The polling we have undertaken over several years is clear in one crucial conclusion – the public recognise the issue of climate change but are not yet ready to pay higher taxes or retail bills to fund the required response.  They expect others – particularly business – to solve the problem without imposing significant additional charges.

The idea that the energy transition will deliver energy at a lower cost has proved to be an illusion.  The upfront capital costs of switching vehicles or home heating systems or the power supplies which run a factory are very considerable and though in the long run supplies of electricity from sources such as solar should be cheaper, the question of who pays for the immediate capital costs involved is unresolved.

The votes in the European elections confirm this view and pose a challenge to those wanting to halt climate change.  The loss of support by both the Greens and the Social Democrats in Germany demonstrates the seriousness of the challenge.  Even in a country deeply committed to the protection of the natural environment policies which impose high upfront costs are not acceptable.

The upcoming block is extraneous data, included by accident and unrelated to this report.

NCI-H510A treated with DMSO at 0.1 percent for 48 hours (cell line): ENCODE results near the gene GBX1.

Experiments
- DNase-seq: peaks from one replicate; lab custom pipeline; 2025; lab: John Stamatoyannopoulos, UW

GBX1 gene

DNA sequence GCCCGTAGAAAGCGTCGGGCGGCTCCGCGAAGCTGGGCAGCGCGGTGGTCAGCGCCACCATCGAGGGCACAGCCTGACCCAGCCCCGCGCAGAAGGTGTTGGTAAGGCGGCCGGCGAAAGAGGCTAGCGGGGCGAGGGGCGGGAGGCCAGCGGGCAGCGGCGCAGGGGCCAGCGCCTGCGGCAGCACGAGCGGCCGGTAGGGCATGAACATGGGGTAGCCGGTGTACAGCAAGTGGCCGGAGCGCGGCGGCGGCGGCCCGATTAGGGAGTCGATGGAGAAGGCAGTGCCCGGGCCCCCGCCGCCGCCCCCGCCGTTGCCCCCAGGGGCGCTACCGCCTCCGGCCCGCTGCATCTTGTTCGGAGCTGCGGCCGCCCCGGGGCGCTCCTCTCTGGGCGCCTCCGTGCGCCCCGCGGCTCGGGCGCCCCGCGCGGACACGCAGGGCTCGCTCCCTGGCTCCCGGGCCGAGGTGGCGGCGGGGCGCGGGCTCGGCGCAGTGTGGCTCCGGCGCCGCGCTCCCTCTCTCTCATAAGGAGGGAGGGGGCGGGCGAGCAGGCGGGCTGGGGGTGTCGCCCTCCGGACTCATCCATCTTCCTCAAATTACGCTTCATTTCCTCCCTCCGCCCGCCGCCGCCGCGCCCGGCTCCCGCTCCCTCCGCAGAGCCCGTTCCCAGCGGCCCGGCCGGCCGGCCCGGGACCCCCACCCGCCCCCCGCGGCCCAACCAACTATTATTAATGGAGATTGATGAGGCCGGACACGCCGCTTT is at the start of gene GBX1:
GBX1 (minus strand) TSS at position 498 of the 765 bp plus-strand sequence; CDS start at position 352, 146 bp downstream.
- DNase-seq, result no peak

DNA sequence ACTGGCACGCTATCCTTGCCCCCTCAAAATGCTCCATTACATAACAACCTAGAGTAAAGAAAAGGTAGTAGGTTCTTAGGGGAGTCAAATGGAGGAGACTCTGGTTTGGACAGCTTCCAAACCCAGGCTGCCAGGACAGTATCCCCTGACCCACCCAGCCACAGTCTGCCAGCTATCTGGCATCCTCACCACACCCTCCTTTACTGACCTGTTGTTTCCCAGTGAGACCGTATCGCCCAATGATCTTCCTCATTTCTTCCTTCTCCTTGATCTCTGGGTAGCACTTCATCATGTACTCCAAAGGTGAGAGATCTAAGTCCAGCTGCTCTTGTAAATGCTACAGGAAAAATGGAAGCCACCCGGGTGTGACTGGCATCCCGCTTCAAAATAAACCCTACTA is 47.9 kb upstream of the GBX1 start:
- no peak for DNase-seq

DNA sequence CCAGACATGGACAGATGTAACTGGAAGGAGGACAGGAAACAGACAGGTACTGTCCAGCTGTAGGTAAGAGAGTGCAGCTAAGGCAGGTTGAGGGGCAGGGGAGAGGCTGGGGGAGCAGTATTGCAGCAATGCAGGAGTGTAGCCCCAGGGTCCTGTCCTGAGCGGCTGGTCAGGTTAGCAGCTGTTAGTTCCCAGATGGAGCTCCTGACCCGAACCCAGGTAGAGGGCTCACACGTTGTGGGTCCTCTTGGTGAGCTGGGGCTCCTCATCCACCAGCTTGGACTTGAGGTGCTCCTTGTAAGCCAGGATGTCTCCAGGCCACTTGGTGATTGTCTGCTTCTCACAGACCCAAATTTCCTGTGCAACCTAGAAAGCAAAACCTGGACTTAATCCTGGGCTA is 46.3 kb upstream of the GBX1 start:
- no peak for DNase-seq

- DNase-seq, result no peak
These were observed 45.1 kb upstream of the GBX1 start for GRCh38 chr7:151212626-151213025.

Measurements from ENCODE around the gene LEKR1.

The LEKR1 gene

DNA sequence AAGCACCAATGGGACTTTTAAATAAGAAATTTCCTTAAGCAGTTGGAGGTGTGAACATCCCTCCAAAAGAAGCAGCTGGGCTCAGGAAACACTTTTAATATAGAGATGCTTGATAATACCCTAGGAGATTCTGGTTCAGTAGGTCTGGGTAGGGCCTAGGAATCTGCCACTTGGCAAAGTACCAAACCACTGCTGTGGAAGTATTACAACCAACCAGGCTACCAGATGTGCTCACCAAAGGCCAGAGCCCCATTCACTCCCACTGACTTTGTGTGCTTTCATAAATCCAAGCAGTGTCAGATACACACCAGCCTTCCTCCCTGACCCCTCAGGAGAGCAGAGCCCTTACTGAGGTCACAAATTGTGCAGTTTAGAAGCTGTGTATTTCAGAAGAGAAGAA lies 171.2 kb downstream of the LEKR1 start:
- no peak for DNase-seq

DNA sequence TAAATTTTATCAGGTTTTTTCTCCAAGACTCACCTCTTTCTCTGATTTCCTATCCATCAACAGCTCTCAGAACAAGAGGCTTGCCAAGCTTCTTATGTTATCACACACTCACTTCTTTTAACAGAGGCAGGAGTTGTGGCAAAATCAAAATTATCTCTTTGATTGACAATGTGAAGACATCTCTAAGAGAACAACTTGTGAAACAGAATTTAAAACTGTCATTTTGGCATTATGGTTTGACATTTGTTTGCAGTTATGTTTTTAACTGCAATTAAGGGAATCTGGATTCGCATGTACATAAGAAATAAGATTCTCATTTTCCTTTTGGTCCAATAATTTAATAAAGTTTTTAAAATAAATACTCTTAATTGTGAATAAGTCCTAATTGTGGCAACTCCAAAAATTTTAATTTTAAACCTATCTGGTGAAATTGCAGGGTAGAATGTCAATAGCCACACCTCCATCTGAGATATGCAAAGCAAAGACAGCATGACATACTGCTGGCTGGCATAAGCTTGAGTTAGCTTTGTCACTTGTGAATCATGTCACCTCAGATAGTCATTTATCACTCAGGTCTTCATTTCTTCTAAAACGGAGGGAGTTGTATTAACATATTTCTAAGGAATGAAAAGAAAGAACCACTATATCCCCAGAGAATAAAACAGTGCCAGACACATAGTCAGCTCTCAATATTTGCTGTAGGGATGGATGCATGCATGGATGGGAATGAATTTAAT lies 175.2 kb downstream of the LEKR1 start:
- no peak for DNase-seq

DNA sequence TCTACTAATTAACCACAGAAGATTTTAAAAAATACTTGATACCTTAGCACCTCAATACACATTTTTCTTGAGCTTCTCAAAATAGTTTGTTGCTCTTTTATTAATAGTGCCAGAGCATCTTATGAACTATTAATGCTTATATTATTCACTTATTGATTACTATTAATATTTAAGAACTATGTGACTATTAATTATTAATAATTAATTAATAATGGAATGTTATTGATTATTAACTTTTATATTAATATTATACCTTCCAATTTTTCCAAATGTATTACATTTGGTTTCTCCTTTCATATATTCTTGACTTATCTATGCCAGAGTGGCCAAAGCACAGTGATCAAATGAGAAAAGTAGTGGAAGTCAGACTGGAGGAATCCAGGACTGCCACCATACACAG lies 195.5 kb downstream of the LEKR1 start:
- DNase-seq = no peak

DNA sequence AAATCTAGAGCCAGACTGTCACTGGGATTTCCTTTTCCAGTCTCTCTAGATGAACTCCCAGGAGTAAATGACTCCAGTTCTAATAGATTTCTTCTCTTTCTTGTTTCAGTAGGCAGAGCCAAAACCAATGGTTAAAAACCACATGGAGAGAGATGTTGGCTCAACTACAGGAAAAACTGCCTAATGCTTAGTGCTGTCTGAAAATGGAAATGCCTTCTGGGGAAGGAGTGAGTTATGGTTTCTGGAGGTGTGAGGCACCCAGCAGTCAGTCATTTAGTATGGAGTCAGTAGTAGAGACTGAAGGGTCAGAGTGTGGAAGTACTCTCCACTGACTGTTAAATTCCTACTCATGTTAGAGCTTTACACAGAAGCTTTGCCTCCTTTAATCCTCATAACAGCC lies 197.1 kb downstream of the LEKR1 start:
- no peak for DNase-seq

How then can Governments subject to periodic tests at the ballot box both deliver serious action on climate change and win votes?

So far, the most successful example of pragmatic progress has come from the US with President Biden’s Inflation Reduction Act which is stimulating investment in infrastructure and in new sources of low carbon energy.  The funding involved creates an economic opportunity.

No country in Europe can match the IRA because public finances are already overstretched after Covid, limiting the ability to extend Government borrowing. A different answer is necessary.

To be viable both in Europe, and even more important in countries across the developing world where populations, energy use and emissions are all growing, the imperative is to find a lower cost energy transition which is affordable by the mass of the population rather than simply a minority of socially conscious individuals who can afford to change their lifestyles without difficulty.

Past changes in the way we live – the extension of the distances we travel and the way we communicate for instance – have come about because the means of change – the development of cars, or planes or mobile phones for instance have been achieved by economic breakthroughs which have reduced costs. 100 years ago, private cars were reserved for the privileged few – now they are within the reach of the vast majority.

Similar breakthroughs are needed now to make low carbon energy the natural economic choice at all levels of society.